Aleksandar: The other thing, it was that prominence in the dominance of love in the narrative, right? Because [Lana] lost two important people in her life, her parents ... She liked the idea of their coming back in love and that itself is kind of resurrection of love as a dominating concept ... That's the thing that I remember when she was talking about [it] ... in some ways, her love, our love, my love for her parents would be inscribed in the movie. It's a memorial.

"She's stimulated by the unpredictability."

As an audience, too, it feels cathartic seeing these characters again.

David: It does. Just when you were speaking that, if I may circle back for a moment, there's something about light as well. Lana is, obviously I can't speak for her, and she obviously prefers to step back a little bit from media work, but we have had a conversation several times where she just talks about how the nature of her relationship with light and the filmmaker has evolved down the years. And there's so much more light in the fourth film, literally. She has said how, maybe afraid of natural light is putting it too strong, but [in the past she] was daunted by the unpredictability of how natural light behaves when you're trying to make a film. Whereas now, instead of being daunted by it, she is stimulated by that chaos. She's stimulated by the unpredictability.

And some of my favorite moments [are] just flooded with beautiful natural light. It's there in the first trailer as well, where Thomas/Keanu/Neo (I don't know what to call him in these interviews) is in the bath and [the] rubber duck's on his head, and his Silicon Valley bathroom was just flooded with this beautiful golden light. It's beautiful and you wouldn't have found that in the trilogy for the above mentioned reason.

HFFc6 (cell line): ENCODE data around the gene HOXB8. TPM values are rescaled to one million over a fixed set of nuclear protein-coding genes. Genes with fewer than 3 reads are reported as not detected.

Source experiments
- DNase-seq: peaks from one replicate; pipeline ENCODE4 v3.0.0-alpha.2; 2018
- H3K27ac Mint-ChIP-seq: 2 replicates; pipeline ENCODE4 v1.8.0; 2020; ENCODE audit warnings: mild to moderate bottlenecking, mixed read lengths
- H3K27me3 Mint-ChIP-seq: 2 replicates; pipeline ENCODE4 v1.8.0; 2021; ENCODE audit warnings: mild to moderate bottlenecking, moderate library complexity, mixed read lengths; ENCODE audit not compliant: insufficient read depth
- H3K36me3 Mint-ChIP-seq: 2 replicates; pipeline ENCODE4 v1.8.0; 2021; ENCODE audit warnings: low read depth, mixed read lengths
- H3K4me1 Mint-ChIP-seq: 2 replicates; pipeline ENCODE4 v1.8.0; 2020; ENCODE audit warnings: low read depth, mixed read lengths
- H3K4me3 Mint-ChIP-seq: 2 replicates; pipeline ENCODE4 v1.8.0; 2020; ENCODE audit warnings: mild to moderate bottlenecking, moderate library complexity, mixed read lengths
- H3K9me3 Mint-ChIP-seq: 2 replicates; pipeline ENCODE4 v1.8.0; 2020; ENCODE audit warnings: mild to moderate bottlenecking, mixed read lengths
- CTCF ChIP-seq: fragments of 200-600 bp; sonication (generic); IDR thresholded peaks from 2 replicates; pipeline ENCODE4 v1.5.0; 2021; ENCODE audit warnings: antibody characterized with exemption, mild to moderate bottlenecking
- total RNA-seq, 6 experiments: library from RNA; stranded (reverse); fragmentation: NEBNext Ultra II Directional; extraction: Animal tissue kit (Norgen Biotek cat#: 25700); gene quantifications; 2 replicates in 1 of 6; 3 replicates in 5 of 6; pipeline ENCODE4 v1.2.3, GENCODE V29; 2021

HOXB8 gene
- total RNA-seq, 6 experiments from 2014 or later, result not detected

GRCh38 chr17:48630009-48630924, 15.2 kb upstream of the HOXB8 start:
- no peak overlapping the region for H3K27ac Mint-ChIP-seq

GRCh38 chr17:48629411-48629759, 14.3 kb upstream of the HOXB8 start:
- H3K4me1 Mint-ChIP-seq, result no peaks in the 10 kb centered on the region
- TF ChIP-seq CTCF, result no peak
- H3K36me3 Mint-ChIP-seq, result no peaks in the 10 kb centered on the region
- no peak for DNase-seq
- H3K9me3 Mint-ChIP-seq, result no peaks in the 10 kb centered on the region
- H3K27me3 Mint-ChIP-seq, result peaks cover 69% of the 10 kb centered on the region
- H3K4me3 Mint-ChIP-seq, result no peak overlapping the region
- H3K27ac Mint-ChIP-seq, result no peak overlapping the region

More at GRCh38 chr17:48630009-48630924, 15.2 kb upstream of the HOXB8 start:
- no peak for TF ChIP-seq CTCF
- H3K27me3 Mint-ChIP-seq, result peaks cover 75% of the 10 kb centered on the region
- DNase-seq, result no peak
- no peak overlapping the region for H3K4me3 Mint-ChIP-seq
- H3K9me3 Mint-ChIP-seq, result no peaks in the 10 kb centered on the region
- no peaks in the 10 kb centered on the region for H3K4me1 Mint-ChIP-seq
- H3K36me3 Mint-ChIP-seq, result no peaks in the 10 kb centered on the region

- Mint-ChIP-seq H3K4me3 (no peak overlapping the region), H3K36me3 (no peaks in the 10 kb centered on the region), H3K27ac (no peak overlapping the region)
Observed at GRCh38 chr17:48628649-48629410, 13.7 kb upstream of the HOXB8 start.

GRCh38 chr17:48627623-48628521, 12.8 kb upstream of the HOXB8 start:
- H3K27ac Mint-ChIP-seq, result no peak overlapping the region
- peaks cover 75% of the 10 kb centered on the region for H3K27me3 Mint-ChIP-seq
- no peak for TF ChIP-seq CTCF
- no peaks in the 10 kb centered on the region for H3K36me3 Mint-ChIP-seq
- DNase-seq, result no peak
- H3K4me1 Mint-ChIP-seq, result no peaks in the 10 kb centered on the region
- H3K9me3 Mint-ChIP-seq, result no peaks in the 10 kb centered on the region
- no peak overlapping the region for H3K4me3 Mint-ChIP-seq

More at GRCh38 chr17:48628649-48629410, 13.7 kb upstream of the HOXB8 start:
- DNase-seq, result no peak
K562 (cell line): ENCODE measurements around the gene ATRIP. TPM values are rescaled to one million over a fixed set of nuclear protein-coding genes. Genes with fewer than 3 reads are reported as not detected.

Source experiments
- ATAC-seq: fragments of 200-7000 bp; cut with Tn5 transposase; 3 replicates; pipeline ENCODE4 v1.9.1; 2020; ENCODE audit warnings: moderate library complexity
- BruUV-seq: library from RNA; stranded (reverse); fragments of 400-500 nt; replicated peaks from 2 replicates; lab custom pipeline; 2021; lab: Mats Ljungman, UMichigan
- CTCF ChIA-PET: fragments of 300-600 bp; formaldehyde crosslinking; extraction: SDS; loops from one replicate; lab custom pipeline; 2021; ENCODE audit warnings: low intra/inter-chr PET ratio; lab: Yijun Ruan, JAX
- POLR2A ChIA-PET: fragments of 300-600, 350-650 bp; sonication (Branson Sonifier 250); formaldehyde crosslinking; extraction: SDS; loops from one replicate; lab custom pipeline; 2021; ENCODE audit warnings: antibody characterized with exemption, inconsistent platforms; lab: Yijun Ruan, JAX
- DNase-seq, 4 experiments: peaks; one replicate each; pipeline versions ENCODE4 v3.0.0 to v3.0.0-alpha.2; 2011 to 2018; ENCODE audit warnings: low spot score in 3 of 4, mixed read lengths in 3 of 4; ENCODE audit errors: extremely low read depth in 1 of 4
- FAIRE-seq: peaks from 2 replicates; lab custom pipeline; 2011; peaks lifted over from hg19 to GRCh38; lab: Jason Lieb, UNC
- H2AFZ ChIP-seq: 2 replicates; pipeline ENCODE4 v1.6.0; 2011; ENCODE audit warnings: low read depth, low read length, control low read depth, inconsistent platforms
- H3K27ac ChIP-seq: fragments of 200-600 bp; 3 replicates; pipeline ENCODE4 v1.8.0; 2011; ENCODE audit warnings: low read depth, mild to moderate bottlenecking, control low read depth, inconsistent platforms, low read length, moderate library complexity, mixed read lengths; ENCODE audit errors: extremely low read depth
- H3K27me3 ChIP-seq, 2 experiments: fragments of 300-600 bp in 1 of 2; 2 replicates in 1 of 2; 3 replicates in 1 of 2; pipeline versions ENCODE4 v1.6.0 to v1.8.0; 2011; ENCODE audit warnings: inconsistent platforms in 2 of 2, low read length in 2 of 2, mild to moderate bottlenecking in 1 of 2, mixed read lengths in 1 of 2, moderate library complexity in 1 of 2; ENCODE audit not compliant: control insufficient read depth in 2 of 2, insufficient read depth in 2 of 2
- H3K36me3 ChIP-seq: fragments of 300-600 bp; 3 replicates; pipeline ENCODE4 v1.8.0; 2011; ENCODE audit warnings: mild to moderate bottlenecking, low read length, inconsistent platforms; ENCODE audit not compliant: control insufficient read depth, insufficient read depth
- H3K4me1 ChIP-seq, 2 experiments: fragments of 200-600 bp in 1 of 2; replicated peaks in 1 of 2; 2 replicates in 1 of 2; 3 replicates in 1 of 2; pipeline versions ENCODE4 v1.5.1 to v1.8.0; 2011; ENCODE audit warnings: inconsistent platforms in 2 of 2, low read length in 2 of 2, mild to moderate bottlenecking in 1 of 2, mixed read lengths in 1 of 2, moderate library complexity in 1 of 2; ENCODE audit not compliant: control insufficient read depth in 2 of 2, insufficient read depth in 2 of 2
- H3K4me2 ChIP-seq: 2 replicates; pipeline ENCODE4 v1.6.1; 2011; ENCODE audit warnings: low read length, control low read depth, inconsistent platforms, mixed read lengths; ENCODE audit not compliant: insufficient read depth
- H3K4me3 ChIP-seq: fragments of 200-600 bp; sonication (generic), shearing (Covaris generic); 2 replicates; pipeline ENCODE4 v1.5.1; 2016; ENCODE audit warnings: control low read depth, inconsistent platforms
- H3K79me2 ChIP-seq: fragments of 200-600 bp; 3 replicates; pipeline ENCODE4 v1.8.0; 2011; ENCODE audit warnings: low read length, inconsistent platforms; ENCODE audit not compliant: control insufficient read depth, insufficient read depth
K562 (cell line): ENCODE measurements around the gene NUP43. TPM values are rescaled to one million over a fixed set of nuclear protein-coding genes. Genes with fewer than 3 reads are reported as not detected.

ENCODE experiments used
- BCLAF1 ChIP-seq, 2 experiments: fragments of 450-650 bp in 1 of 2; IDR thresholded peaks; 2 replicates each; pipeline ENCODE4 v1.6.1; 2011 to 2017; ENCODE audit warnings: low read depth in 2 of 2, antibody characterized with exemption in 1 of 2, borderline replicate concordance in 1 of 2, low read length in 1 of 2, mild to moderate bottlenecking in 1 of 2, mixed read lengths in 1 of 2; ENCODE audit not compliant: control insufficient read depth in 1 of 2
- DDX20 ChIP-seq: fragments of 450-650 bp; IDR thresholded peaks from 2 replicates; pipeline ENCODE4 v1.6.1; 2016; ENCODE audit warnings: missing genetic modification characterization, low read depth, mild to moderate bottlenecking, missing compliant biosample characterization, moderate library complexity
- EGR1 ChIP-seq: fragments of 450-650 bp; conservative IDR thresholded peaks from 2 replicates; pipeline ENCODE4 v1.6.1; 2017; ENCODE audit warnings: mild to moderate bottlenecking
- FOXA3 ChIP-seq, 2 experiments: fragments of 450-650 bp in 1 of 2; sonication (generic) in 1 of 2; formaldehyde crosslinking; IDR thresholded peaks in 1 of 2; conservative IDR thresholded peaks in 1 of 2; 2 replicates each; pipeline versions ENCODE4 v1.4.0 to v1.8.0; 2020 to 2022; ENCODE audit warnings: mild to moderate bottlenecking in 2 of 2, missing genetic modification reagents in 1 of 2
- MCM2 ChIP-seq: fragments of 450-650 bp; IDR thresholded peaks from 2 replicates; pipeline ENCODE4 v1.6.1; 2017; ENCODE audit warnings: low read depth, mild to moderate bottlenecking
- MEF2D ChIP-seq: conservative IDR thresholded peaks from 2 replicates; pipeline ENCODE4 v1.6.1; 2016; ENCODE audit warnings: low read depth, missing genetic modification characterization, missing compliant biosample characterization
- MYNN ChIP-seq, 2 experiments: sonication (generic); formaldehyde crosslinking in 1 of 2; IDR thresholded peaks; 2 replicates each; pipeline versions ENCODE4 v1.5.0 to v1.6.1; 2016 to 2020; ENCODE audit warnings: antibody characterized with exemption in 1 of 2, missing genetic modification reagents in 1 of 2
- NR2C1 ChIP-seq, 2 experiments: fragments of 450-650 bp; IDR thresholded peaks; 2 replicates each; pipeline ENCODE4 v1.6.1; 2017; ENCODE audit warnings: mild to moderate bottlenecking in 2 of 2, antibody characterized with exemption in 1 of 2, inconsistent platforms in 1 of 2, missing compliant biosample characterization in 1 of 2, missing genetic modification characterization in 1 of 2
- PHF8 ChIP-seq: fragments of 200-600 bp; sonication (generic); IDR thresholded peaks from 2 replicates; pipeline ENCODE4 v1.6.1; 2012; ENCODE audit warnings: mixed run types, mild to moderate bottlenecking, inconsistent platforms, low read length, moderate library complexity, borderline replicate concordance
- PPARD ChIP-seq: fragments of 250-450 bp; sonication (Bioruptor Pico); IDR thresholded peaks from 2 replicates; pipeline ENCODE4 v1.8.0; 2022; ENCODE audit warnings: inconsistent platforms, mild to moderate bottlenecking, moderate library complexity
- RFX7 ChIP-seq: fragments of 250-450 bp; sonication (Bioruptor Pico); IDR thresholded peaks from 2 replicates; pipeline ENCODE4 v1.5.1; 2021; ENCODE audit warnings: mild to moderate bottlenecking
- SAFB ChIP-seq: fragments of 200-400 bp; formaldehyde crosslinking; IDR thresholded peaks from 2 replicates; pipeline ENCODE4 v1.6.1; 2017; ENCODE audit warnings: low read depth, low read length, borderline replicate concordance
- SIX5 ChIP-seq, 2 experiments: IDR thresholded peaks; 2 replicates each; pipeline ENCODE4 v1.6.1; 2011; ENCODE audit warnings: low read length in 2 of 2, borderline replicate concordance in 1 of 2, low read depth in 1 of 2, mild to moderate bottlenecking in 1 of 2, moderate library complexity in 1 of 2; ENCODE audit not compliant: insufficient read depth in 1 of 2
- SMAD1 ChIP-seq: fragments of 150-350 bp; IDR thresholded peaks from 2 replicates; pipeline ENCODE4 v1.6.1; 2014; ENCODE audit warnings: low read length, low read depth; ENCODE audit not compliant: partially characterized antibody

The structure of the film is very impressive. It's dense and propulsive at the same time. You see Thomas Anderson go through opening his eyes again, yet it feels different. How'd you two want to make that a different experience for him, though?

David: I'm glad this isn't a Zoom because then you would've seen me punching the air with my fists. A couple of things we wanted to get over in film clearly landed, that's great. I'll now concede the grounds to my learned colleague.

Aleksandar: [Laughs] I think what I like about the movie — and we always talked about it and it was always clear and we didn't have to talk much about it, because it was obvious, self-evident — it is that they would age Neo and Trinity. The time has passed. Time was inscribed. Another question was, so it would be 20 years later or so in the Matrix world, not just in our world. And so, then we were trying to understand what someone like Neo, Thomas Anderson, would be like 20 years later after the experience of the trilogy. What would be happening to his mind, to his consciousness, to his subconsciousness. 

The idea, which is in the movie, [is] that he feels this love and cannot source it, whereas we do know where that love comes from. It was so compelling and interesting. Keanu Reeves is obviously a great star, but there's something so emotional in what he offers in this movie instead of the memory of the past, not necessarily as in a triumphant or pretending that 20 years haven't passed, but a certain amount of pain that the past always contains is always present, particularly in the early part, when he still Thomas Anderson. 

David: Yeah. I like such as he said, he does fragility, and he does it really well. He's only in a couple of scenes with the Analyst. He feels this love and he's afraid that it is a symptom of schizophrenia. What would you do with that, if you actually felt it? I feel what I'm feeling but I don't know, he actually has that line, "Am I crazy?" And the analyst says, "We don't use that word in here." That's one of my favorite beats of the film.

"I'm a compulsive over-world-builder."

What idea or information was especially challenging to express on the page?